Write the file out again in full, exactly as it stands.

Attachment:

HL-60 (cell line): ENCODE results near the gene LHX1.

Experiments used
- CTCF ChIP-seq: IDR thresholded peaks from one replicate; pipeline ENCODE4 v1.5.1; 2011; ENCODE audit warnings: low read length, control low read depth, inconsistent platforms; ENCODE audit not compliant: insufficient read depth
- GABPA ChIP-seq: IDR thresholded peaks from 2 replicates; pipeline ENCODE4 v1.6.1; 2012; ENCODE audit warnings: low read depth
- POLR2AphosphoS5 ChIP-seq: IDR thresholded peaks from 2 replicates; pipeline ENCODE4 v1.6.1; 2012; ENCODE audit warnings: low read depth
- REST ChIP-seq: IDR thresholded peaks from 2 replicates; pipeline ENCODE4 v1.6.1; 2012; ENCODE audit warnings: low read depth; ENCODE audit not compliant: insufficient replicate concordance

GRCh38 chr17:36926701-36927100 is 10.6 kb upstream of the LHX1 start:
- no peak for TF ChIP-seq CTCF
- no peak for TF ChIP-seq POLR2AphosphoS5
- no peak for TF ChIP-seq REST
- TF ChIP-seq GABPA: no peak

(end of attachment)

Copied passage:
HL-60 (cell line): ENCODE results near the gene LHX1.

Experiments used
- CTCF ChIP-seq: IDR thresholded peaks from one replicate; pipeline ENCODE4 v1.5.1; 2011; ENCODE audit warnings: low read length, control low read depth, inconsistent platforms; ENCODE audit not compliant: insufficient read depth
- GABPA ChIP-seq: IDR thresholded peaks from 2 replicates; pipeline ENCODE4 v1.6.1; 2012; ENCODE audit warnings: low read depth
- POLR2AphosphoS5 ChIP-seq: IDR thresholded peaks from 2 replicates; pipeline ENCODE4 v1.6.1; 2012; ENCODE audit warnings: low read depth
- REST ChIP-seq: IDR thresholded peaks from 2 replicates; pipeline ENCODE4 v1.6.1; 2012; ENCODE audit warnings: low read depth; ENCODE audit not compliant: insufficient replicate concordance

GRCh38 chr17:36926701-36927100 is 10.6 kb upstream of the LHX1 start:
- no peak for TF ChIP-seq CTCF
- no peak for TF ChIP-seq POLR2AphosphoS5
- no peak for TF ChIP-seq REST
- TF ChIP-seq GABPA: no peak